Diabetes Education & Foot Care

The high blood sugar levels in those with Diabetes can often lead to damage of the small blood vessels and nerves in the feet. This can result in a decrease in circulation in the feet and some loss or change in the feeling in your feet. This is known as peripheral neuropathy, which causes your feet to become less sensitive to pressure, friction, pain and temperature.

The autonomic nerves (the nerves that control sweating and blood vessel diameter change) can also be affected causing the feet to become warm, red or the skin to become dry

Small injuries such as cuts or splinters may often go unnoticed when your feet are less sensitive. This can be complicated by slow healing when the circulation is decreased and can result in ulcers or infection.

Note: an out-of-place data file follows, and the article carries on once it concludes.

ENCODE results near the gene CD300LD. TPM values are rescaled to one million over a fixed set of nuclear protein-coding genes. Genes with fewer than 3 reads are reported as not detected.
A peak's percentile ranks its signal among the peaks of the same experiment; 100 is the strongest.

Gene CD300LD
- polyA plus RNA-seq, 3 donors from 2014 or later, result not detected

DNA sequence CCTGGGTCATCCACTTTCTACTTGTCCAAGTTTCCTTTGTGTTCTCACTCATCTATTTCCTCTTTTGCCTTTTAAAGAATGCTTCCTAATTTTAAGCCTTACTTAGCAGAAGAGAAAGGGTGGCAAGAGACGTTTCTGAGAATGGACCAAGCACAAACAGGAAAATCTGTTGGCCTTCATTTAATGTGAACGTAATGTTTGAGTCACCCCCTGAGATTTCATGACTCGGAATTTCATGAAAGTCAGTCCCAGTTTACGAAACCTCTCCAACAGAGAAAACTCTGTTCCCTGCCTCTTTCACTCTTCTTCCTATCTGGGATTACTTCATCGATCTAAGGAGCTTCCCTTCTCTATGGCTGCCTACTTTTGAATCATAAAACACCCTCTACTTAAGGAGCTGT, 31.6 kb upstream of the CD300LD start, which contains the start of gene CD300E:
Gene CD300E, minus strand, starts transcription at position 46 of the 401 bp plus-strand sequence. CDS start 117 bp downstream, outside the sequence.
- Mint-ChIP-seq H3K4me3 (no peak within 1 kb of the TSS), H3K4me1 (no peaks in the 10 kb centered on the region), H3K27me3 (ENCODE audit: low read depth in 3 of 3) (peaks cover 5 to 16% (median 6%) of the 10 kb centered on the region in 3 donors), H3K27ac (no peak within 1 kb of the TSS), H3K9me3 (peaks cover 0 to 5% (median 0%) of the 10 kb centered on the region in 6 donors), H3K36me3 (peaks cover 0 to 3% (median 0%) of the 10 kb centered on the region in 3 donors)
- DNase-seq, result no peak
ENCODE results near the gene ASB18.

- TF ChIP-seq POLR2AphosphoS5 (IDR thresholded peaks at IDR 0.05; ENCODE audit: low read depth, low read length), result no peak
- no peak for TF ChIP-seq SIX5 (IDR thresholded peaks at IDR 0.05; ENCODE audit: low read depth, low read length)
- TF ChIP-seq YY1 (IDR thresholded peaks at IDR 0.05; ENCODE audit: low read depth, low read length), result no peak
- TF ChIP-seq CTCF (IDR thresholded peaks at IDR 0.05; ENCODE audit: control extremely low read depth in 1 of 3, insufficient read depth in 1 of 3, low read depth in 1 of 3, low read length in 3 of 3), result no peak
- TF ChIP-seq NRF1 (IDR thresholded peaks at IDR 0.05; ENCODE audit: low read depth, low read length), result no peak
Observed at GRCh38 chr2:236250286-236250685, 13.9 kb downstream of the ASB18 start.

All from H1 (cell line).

Looking after your feet and wearing good enclosed shoes to protect your feet is very important when you. Checking your feet for early detection of problems such as hard skin or dryness should become part of your daily routine.

Doctors will often refer patients to us at Oxford Street Podiatry so the Podiatrist can assess the nerves and blood vessels and also to assist in routine foot care, which includes nail cutting and reduction of corns and callouses.

Most importantly, you should keep your blood sugar levels controlled and speak to the Podiatrists at Oxford Street Podiatry to learn how we can work with you for the best results and safety of your feet if you have Diabetes.

For further information see the Diabetes Treatment article under the Foot Problems on our menu, or call us at Oxford Street Podiatry in Mount Hawthorn to find out how people with diabetes need to look after their feet.

sore feet or diabetic and feet